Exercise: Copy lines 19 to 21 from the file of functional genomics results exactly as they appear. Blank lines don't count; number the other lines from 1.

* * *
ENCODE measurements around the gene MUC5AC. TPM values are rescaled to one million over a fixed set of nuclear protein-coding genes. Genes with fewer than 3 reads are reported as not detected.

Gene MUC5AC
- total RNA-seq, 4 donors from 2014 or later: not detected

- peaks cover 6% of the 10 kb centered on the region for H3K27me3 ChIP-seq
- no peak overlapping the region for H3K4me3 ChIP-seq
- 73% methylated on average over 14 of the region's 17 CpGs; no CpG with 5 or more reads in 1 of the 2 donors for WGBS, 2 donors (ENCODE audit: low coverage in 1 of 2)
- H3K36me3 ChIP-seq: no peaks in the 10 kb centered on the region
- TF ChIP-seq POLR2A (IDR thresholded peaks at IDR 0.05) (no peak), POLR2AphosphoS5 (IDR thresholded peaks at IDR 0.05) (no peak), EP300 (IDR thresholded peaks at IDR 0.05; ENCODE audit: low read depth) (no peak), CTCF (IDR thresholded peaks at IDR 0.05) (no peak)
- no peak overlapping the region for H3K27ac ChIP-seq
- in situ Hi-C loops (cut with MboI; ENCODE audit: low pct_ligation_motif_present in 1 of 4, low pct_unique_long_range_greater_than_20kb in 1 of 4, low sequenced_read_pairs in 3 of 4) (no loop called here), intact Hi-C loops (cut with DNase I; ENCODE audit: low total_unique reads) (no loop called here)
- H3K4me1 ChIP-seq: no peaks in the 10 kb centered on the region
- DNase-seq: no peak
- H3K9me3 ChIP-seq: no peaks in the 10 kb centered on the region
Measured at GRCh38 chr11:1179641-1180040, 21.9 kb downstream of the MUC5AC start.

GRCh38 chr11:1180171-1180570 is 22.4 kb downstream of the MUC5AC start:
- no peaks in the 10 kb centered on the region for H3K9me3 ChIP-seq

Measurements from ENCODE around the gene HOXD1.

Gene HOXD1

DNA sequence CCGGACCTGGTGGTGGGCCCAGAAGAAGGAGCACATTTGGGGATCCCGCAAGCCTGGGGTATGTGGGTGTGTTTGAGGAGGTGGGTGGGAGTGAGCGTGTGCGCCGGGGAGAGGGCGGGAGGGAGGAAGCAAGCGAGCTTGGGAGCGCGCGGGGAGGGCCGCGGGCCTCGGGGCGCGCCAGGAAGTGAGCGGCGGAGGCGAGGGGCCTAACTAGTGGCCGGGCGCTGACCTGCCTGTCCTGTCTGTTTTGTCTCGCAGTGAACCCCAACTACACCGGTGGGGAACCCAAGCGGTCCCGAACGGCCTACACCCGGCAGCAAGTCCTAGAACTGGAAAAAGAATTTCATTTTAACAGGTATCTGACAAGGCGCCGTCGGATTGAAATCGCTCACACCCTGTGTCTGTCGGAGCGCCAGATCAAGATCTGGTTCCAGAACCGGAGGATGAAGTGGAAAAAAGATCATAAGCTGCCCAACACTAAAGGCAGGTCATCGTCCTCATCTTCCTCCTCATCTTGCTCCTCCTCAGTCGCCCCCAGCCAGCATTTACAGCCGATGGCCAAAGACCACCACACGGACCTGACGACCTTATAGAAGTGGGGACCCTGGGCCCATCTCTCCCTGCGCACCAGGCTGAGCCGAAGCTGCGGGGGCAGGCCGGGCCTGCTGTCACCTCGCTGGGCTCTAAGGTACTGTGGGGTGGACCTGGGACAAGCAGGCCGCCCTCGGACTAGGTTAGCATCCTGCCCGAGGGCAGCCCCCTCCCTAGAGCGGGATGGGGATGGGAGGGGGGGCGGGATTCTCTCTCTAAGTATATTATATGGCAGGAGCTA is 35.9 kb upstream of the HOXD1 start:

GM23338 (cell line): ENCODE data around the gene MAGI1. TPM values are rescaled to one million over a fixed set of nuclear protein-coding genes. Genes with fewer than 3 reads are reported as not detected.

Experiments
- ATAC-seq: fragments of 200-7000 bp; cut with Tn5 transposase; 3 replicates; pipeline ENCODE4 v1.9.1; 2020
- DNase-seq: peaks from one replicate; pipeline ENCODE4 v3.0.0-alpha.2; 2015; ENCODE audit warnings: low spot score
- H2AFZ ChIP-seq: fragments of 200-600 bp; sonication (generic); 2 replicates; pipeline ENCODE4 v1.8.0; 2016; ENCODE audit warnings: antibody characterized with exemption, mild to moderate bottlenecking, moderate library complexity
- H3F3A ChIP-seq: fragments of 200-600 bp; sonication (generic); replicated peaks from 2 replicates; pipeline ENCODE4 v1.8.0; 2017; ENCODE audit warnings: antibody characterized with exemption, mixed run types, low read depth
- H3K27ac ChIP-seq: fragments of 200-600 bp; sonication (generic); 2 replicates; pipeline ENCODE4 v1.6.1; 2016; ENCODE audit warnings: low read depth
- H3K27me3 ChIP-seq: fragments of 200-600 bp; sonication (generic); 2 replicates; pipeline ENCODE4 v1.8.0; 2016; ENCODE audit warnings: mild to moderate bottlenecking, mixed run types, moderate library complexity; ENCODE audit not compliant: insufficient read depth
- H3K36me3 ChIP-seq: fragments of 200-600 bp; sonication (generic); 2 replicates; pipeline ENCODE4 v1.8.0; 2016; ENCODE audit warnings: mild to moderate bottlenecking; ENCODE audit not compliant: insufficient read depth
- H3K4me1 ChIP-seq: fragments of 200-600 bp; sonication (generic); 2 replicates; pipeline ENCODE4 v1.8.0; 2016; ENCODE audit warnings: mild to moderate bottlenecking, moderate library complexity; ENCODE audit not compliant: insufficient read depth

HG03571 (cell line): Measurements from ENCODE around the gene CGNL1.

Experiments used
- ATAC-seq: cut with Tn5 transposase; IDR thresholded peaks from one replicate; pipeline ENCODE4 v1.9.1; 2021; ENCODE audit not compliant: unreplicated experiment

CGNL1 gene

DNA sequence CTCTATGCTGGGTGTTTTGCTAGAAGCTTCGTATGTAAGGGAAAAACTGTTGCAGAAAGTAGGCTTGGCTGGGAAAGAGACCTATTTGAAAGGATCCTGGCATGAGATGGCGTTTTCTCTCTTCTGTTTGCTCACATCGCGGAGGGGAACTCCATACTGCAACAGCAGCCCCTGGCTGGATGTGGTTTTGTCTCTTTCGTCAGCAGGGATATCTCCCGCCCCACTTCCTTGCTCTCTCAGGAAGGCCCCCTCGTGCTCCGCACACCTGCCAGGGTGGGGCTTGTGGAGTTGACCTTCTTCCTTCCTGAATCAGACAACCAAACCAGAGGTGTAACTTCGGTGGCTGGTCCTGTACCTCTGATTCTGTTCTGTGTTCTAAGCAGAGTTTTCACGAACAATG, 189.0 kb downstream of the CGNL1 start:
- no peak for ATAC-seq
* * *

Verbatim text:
DNA sequence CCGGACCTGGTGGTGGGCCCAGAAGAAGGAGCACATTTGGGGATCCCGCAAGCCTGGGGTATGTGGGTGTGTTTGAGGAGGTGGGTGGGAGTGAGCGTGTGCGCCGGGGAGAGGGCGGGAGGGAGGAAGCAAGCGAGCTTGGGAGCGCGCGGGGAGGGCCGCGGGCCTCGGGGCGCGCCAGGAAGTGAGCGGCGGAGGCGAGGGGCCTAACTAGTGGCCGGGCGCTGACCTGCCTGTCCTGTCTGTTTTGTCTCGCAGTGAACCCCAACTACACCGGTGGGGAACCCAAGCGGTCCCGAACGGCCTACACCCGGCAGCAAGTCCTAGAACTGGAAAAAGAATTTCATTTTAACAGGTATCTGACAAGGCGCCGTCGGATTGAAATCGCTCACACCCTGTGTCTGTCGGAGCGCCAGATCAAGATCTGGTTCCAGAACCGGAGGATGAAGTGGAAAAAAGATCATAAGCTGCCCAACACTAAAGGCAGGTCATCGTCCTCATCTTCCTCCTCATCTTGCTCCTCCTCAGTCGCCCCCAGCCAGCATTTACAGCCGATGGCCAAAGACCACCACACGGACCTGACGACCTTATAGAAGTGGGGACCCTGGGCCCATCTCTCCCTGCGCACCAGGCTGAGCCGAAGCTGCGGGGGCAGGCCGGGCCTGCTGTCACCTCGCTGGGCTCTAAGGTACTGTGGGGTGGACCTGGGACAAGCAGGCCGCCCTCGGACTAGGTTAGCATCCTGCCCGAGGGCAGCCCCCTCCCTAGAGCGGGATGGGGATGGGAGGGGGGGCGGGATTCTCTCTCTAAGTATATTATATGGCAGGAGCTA is 35.9 kb upstream of the HOXD1 start:

GM23338 (cell line): ENCODE data around the gene MAGI1. TPM values are rescaled to one million over a fixed set of nuclear protein-coding genes. Genes with fewer than 3 reads are reported as not detected.

Experiments